DHL Is Investing $7.5 Billion to Ensure Climate Goals Are Met

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The Deutsche Post DHL Group, commonly known as DHL, is a Bonn, Germany-based logistics company that employs 500,000 people. It does business in 220 countries — a company that moved 4.6 million parcels and 59 million letters each working day in 2017. 

In that year, DHL set out to become the climate leader among its peers — something it refers to as its “GoGreen” journey. To that end, its goal is to cut its logistics-related emissions to zero by 2050. It’s a major challenge: more than 97% of its carbon emissions are tied to package deliveries. It has started investing $7.5 billion to reach this goal — and will continue to do so until 2030.  

“In 2017, the group’s total annual carbon emissions amounted to 28.44 million tons of CO2 equivalent – meaning that eliminating the logistics-related emissions would be roughly comparable to cutting the emissions from the entire city of Las Vegas, USA,” says a blog by the We Mean Business Coalition. 

Why is this important to DHL? Consider that the World Economic Forum says that the increase in e-commerce will need 36% more delivery vehicles. That, in turn, will create 32% more carbon emissions. DHL is therefore committed to zero-emission logistics fleets. That includes both air and ground transport. It will add a lot more hydrogen trucks and electric vehicles and use airplanes that can run on sustainable aviation fuels. 

The Challenge

DHL sets a baseline of 2007. It has an interim goal of increasing carbon efficiency by 50% by 2025. One of the ways it will achieve this goal is to operate 70% of its long-haul trucks and delivery vans using clean fuels or bicycles. Specifically, that means using electric vehicles and bikes in densely populated urban areas. Furthermore, the logistics company will plant one million trees each year — nature’s way of sucking CO2 out of the atmosphere.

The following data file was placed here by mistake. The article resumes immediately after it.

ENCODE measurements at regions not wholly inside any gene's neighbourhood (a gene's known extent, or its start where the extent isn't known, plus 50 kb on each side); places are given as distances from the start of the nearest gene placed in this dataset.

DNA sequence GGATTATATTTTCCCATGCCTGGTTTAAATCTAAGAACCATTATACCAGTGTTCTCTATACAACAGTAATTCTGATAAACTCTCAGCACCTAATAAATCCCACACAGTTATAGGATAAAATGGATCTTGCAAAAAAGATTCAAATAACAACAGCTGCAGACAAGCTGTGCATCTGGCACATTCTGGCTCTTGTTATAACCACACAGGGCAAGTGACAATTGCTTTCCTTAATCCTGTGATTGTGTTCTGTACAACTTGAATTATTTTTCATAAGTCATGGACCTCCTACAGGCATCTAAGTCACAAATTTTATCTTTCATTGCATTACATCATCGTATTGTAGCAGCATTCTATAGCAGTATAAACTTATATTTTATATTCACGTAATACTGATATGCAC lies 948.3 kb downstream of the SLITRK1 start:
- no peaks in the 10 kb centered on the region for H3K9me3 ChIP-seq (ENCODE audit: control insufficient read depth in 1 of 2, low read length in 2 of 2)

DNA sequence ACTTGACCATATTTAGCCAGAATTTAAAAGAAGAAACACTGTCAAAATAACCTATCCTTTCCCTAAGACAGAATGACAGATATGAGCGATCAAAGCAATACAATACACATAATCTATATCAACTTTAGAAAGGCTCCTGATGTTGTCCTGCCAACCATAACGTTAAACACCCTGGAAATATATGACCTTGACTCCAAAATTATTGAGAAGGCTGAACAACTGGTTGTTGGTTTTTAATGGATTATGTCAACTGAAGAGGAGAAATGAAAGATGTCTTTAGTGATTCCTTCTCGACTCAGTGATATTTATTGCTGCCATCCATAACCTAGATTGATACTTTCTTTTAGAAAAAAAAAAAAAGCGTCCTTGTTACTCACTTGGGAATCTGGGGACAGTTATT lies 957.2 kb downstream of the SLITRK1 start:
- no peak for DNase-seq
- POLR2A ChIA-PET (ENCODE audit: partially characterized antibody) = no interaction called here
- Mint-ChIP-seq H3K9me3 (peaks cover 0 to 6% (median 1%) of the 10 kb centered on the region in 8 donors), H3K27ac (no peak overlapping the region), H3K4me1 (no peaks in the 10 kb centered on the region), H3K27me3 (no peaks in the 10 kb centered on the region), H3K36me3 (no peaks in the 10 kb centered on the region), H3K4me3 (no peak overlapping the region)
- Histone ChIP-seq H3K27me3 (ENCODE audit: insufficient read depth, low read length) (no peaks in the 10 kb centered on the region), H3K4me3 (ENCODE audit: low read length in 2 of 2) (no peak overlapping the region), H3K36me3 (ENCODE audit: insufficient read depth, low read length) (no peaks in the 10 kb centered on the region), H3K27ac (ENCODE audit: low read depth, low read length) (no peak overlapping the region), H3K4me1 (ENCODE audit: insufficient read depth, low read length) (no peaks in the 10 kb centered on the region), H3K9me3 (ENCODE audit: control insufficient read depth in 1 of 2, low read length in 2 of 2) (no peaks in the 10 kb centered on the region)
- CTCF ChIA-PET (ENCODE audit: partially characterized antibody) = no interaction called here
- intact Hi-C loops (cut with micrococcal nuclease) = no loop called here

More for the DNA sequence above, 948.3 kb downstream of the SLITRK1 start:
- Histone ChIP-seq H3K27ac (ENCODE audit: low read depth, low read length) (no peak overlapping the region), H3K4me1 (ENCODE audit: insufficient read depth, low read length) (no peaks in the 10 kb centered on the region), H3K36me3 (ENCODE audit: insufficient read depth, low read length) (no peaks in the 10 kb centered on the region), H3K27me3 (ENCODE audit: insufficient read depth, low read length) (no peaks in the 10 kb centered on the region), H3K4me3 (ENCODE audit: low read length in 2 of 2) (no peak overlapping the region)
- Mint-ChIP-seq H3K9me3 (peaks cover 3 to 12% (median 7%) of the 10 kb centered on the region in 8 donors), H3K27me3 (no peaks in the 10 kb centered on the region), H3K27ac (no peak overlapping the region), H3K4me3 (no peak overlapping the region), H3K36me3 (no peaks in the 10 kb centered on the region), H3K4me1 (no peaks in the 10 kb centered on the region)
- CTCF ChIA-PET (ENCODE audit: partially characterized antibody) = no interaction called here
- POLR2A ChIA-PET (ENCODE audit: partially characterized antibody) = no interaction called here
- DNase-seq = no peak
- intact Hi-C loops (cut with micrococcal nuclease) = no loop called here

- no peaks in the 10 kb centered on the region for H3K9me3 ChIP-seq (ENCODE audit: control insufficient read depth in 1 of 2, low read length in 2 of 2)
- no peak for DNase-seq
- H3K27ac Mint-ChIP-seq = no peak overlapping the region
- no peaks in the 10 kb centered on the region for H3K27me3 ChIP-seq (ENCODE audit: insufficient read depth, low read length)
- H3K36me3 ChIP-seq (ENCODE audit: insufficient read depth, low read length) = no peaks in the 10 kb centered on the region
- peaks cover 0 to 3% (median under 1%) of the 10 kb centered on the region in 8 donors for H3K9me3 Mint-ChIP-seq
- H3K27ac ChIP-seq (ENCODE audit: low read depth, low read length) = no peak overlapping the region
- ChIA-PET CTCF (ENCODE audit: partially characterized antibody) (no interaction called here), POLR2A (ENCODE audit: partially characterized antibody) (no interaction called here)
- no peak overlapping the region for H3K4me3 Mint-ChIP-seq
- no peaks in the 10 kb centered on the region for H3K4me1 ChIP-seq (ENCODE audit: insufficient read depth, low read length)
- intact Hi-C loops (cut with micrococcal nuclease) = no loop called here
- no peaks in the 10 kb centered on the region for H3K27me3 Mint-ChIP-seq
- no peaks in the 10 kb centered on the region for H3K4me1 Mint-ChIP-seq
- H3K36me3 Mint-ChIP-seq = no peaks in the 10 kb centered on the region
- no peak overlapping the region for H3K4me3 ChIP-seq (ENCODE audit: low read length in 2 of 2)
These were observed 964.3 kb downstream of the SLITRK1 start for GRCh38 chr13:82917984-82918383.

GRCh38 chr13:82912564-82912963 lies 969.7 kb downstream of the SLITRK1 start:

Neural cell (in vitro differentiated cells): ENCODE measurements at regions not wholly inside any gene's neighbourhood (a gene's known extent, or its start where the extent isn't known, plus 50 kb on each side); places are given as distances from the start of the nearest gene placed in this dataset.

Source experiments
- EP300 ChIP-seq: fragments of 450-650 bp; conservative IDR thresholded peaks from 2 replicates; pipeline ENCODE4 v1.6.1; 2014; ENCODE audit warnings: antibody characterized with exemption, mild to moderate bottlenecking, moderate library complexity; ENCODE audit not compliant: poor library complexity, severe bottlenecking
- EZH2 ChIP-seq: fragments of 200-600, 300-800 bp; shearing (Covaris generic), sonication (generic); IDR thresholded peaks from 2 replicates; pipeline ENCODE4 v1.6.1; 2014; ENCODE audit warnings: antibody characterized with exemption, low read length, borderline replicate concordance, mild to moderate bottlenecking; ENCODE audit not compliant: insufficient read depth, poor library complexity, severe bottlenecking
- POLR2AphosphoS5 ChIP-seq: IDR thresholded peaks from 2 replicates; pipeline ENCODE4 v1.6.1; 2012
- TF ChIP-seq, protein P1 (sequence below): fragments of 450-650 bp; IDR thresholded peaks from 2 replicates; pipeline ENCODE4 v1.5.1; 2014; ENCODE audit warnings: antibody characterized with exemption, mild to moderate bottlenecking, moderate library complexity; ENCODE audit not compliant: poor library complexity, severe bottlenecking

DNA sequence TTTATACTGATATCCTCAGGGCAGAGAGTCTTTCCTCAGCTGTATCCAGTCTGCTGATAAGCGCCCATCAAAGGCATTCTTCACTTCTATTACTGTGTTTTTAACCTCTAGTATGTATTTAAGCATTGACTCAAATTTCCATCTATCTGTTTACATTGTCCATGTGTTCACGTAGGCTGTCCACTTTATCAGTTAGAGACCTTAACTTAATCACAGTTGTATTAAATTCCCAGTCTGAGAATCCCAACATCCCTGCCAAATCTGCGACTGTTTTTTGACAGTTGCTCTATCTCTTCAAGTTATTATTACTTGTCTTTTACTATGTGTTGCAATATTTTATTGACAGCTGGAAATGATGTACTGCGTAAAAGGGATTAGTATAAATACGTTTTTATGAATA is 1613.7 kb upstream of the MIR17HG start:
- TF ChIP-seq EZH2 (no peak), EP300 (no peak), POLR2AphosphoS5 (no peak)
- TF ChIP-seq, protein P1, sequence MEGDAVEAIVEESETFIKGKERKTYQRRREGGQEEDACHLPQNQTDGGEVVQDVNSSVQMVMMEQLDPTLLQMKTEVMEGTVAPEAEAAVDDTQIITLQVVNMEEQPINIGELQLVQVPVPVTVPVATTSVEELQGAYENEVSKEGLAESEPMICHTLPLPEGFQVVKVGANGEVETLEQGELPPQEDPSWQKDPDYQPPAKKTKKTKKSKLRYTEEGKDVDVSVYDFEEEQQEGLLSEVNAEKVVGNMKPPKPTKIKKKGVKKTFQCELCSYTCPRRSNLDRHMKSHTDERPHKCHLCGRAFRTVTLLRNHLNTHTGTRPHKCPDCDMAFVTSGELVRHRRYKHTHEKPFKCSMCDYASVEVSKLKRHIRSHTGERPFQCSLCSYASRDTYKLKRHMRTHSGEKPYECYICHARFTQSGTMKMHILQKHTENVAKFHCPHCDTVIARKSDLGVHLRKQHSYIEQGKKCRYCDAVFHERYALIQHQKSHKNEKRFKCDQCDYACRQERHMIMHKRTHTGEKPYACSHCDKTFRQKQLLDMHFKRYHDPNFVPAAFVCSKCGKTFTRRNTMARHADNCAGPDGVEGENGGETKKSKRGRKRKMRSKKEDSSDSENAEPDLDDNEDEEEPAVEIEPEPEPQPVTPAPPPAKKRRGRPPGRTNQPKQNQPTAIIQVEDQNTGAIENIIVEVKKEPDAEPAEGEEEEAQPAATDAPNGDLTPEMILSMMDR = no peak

DHL will use the science-based target initiative to achieve the goals set by the Paris climate agreement. It aims to limit its emissions so that temperature increases do not rise more than 2 degrees Celsius compared to the pre-industrial era. Those are the terms of the 2015 Paris agreement.

“When we wanted to update our fleet with electric delivery vans in 2011 we couldn’t find anything suitable in the marketplace, so we created our own,” says Birgit Hensel, Vice President of Shared Value for the logistics company in an interview with the We Mean Business Coalition. 

For example, DHL came up with a four-wheel e-vehicle that it calls a StreetScooter. It’s been using it since 2015 in Europe — a product that it now sells to third parties. DHL uses more than 6,000 of these scooters, which cost 60%-80% less to operate and which have 60%-80% less maintenance. 

It also uses something it calls, “cubicycles” to deliver packages in urban areas. Those are electric cargo bikes that have a container on the back. DHL says that three of these bikes can replace two vans that run on gasoline. Some of the drivers say they prefer e-bikes because it keeps them fitter and because they are much easier to park. 

The Results

Importantly, DHL says that it will increase its use of sustainable aviation fuels, design all new buildings carbon neutral, offer a comprehensive portfolio of green products, and electrify 60% of our last-mile delivery. By 2030, it will have more than 80,000 e-vehicles on the road. Its $7.5 billion commitment — an amount that it is making in increments until 2030 — will pay for it all.

“We are currently operating 28% of first mile and last mile services with clean transport solutions, which is well on the way to our target of 70% by 2025. We have also increased carbon efficiency by 32%, compared to 2007 levels, as part of our target to increase carbon efficiency by 50% by 2025,” DHL’s Hensel told We Mean Business. 

When DHL first set its GoGreen target in 2007-2008, the goal was to become 30% more efficient by 2020. But it blew past that threshold in 2016. That prompted the company to set even more ambitious targets — to reduce all transport-related emissions to zero by 2050. 

Aviation will be a focal point for the company. It is the largest source of greenhouse gas emissions in the logistics business. It’s also the place where the company can save the most money.  

“Sustainable Aviation Fuels offer a viable alternative to fossil fuels for powering commercial aircraft with significant potential to reduce aviation’s greenhouse gas emissions,” DHL says. Furthermore, we will electrify 60% of our last-mile delivery vehicles by 2030.”